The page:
Buckingham said, “There’s a big move to reshape the Texas water policy. Currently, it’s the law of the biggest pump gets it, and I think that’s fundamentally wrong. We are really keeping tabs on how everybody’s water use affects its neighbors.”
The two also placed border security high on the list of concerns, aligning with one of the main platforms that made President-elect Donald Trump so appealing across the country.
“A weak border puts our national security at risk. As the home of major military installations, that impacts Central Texas families in a major way,” Cosper said in an interview with the Herald in May, before he won the primary. “Washington, D.C., and the Obama administration have failed Texans when it comes to securing the border.”
His Senate counterpart also feels as if the Obama administration has left Texans to fend for themselves when it comes to border control, and cited the state’s $800 million expenditure as proof that the country needs to invest more money along the border. However, she didn’t appear to be as invested in the idea of a wall along the border as the president-elect.
“I think when you talk about a wall it’s more of a virtual wall,” she said. “There are some places where a wall would make sense, and there are some places where it would not.”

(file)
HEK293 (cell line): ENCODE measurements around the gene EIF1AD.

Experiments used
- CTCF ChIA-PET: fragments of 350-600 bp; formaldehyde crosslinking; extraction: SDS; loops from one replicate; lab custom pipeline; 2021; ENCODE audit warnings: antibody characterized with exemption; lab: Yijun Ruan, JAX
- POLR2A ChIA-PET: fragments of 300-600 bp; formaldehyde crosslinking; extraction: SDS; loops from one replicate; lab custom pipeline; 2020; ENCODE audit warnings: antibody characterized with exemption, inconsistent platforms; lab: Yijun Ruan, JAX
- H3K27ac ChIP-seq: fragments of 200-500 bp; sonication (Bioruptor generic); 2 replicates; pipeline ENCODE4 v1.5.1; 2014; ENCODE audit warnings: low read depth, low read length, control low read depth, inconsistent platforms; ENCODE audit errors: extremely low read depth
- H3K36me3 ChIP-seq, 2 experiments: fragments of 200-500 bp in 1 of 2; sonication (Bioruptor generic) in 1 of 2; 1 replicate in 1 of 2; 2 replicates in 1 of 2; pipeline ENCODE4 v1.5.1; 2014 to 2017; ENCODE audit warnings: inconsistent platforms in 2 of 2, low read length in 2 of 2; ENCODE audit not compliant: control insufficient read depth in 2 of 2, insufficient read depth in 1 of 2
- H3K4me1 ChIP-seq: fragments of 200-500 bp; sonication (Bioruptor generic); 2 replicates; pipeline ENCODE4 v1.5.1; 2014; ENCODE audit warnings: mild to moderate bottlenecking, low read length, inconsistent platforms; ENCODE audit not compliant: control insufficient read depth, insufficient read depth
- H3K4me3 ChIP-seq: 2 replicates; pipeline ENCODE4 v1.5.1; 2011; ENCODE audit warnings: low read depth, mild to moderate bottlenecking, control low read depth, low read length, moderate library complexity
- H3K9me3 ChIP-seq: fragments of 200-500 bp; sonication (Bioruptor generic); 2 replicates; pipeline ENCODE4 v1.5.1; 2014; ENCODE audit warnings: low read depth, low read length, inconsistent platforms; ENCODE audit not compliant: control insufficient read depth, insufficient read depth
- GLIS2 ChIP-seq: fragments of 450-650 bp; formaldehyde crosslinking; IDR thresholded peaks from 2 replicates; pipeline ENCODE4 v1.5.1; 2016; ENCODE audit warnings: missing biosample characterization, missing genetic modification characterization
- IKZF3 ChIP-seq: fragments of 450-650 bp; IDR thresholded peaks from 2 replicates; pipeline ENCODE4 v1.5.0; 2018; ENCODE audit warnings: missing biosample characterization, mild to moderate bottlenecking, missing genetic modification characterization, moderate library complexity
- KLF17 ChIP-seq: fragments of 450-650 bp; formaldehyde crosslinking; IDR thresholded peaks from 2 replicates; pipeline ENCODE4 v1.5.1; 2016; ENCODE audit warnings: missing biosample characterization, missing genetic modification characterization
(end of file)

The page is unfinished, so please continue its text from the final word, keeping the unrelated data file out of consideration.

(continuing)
Buckingham’s already helped prefile two pieces of legislation. The first should come as no surprise to anyone in Texas, as it is a bill to repeal the Patient Protection and Affordable Health Care Act, otherwise known as “Obamacare.”
The second is a piece that would punish state electors from failing to comply with the popular vote. If passed, the bill will impose a $5,000 fine on any elector who votes for anyone but the candidate the majority chose, and bars that elector from ever serving in that role again.
Her vision for her constituents: “I think we’re kind of representing the little guy, whether they’re active military, a rancher, they go to work every day and work hard for their money,” she said. “We want good government, but responsible government, and we’re going to help them out in areas that they need to be helped.”
Cosper will be sworn in at the state House chambers at noon Tuesday. Buckingham will also be sworn in Tuesday.